There is calm and contentedness
An internal hum arises, unsure of what to note it I observe it
the hum passes and I go back to noting the breath
Little pulses of internal sound arise - 3 quick pulses of hearing - eardrum twitching?
Continue to observe the pulses, there were 6-7 total groups of pulses
Calm and contentedness have passed away
Tightness arises in the belly and shoulders
Unpleasant feeling tone arises - anxiety?
Thoughts start bubbling up - concerns of 'doing it wrong', thought of making this post, wanting help, etc
Noting becomes intermittent/unsustained
Attention jumps around between sensations - whatever it lands on collapses
Switched back to breath counting, still possible to get through cycles from 1-10 but the background is much louder

At that point my timer went. I opened my eyes and everything stopped. My mind almost immediately dropped back to a calm/quiet state.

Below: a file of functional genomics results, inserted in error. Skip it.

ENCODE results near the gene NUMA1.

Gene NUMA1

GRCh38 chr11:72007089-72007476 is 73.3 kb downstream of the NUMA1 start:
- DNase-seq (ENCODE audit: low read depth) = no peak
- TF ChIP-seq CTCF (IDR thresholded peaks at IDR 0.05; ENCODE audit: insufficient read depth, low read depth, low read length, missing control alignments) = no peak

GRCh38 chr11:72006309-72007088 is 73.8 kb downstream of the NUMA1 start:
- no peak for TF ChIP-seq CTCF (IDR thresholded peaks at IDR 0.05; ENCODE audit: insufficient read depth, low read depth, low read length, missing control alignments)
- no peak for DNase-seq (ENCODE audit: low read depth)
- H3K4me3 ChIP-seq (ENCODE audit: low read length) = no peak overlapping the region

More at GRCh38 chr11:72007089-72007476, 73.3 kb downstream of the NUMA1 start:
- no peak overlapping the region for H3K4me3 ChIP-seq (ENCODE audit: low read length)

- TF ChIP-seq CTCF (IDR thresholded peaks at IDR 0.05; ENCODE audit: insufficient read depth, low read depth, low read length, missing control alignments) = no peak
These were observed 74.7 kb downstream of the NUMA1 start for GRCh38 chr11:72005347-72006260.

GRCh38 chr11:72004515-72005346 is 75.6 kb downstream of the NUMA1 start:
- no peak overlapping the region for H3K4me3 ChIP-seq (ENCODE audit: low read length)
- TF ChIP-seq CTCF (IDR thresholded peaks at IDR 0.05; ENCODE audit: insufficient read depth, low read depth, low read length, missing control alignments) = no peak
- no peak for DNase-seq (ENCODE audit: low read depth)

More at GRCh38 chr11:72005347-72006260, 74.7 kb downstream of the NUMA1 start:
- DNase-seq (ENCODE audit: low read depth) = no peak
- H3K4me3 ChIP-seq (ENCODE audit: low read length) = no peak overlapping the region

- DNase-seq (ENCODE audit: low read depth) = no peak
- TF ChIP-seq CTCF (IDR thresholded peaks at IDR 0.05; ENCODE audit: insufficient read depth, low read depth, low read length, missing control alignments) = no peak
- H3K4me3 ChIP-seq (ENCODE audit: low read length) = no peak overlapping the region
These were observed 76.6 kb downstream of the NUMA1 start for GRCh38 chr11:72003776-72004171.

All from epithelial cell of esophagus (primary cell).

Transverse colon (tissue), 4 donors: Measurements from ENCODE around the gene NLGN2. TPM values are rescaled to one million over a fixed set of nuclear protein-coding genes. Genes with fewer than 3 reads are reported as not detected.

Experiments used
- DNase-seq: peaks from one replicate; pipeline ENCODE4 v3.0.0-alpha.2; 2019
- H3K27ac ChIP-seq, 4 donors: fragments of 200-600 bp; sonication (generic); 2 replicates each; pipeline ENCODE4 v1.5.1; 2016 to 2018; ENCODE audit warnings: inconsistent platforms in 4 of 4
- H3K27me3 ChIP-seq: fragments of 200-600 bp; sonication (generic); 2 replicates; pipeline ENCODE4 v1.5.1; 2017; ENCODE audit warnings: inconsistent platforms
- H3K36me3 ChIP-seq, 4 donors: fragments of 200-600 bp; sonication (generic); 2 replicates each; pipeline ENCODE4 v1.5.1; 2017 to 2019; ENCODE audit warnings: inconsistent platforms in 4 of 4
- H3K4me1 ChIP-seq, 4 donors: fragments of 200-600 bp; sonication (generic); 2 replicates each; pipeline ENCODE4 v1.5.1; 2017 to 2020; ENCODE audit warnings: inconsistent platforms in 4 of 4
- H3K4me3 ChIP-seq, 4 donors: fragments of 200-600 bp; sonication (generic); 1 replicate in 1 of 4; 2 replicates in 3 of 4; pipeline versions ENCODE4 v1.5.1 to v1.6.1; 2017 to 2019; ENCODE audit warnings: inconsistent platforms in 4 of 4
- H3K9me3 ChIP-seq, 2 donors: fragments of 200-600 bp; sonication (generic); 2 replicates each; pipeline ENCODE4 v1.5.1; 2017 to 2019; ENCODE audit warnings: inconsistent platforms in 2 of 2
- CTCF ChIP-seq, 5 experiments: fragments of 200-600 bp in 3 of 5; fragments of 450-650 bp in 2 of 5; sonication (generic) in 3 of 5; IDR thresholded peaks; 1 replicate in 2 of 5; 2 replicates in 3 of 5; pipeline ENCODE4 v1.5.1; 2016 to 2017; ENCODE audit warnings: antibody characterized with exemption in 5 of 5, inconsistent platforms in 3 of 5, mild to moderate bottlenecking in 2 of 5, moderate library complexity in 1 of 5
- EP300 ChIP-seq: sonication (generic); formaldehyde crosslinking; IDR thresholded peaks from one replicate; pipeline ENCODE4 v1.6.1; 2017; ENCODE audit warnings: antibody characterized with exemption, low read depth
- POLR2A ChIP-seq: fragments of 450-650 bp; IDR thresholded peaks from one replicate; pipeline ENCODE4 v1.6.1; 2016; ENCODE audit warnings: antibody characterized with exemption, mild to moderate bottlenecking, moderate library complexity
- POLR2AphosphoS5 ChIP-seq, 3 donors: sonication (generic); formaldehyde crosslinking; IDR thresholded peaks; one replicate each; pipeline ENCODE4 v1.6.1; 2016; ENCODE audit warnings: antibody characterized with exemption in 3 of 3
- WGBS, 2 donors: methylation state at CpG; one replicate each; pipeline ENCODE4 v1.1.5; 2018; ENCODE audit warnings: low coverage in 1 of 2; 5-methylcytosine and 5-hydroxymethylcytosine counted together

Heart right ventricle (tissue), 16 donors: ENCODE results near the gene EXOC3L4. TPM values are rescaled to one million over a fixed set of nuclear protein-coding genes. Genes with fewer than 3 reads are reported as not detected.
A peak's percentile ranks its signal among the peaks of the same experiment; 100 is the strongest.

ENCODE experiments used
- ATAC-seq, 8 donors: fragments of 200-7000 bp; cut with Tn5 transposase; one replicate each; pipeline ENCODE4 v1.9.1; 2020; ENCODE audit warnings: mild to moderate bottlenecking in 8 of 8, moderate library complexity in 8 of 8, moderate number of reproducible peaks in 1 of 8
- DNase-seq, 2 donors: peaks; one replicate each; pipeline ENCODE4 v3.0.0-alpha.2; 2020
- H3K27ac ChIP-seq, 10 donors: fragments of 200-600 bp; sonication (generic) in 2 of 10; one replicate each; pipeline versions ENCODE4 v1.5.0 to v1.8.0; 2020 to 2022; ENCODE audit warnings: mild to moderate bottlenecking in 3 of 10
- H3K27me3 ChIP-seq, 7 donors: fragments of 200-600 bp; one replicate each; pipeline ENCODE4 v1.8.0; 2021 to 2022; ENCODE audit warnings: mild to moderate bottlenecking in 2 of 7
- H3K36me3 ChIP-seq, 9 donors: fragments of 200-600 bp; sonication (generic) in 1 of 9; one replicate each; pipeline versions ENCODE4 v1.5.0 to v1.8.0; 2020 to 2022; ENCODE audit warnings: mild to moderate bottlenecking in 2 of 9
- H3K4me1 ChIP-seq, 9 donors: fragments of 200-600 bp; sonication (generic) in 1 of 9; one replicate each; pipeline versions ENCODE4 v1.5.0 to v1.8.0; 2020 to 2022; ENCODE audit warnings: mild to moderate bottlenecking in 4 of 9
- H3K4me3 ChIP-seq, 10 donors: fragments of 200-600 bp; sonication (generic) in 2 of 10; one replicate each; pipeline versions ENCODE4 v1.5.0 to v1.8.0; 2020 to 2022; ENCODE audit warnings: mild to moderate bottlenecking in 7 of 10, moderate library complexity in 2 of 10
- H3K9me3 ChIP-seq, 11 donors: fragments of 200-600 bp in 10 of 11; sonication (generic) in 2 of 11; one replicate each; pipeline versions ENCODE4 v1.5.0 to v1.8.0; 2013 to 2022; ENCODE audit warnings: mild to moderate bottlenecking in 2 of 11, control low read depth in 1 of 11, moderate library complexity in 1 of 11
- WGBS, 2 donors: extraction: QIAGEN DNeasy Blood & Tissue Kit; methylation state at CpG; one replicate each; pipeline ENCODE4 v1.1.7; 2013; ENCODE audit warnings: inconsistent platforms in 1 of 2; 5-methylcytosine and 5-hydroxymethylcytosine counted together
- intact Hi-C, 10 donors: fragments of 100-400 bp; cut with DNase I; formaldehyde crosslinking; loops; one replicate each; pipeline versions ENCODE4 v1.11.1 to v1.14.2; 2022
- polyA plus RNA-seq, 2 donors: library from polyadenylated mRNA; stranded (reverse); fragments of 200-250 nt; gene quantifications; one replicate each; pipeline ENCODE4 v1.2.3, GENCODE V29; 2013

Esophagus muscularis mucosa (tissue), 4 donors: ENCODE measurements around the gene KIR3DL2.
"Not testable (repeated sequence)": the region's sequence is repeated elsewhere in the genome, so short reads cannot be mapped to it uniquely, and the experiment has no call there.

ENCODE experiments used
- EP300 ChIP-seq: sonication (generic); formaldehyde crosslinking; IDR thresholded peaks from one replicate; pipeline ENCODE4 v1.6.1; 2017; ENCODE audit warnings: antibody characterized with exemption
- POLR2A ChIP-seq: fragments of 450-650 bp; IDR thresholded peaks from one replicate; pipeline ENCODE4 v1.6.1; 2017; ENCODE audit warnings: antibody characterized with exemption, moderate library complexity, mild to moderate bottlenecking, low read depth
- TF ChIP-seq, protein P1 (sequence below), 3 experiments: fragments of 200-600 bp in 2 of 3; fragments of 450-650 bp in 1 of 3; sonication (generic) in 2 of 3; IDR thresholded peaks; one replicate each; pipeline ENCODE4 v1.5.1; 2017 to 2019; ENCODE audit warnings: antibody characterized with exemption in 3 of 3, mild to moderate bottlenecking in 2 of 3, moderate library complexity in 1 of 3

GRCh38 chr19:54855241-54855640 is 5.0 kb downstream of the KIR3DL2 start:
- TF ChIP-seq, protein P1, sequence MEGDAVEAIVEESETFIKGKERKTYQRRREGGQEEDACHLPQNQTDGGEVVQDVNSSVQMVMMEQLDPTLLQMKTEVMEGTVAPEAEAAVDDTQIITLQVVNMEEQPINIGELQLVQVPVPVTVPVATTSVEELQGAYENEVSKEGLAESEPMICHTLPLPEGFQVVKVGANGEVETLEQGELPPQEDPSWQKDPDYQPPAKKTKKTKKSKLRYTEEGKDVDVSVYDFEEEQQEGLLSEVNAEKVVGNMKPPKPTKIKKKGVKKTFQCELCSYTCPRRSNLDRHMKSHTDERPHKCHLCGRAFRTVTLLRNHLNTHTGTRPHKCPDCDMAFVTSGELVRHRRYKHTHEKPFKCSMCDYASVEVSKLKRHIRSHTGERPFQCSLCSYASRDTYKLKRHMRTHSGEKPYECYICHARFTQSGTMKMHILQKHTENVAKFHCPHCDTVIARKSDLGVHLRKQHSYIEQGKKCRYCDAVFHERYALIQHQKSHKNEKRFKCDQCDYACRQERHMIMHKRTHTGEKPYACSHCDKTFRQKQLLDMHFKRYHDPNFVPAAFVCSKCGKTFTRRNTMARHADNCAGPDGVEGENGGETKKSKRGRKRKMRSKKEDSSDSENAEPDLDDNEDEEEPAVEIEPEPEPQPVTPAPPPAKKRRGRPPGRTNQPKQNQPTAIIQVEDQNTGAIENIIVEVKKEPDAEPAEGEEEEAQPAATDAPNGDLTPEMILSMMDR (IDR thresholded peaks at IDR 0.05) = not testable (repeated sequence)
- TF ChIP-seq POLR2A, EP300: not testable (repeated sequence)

And that's it! I've been reading through a bunch of threads here and think I'm getting a sense of what's going on but I'd rather not make assumptions. Presumably part of me wants some validation as well.

I appreciate any help!

Michael
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Andrew Stewart, modified 9 Years ago.

RE: Where abouts am I?

Posts: 52 Join Date: 2/27/12 Recent Posts
Heya Michael,

there's not much I can offer in assistance, but I'd just say that it seems to me that in some sense, there isn't a real difference between "artificial" attention and "natural" attention, from the perspective of using attention as a tool to observe and to note your experience. I would guess that one of the reasons psychedelics often tip people over the Arising and Passing is that such drugs often turbo-fucus ones attention on itself for a very prolonged period.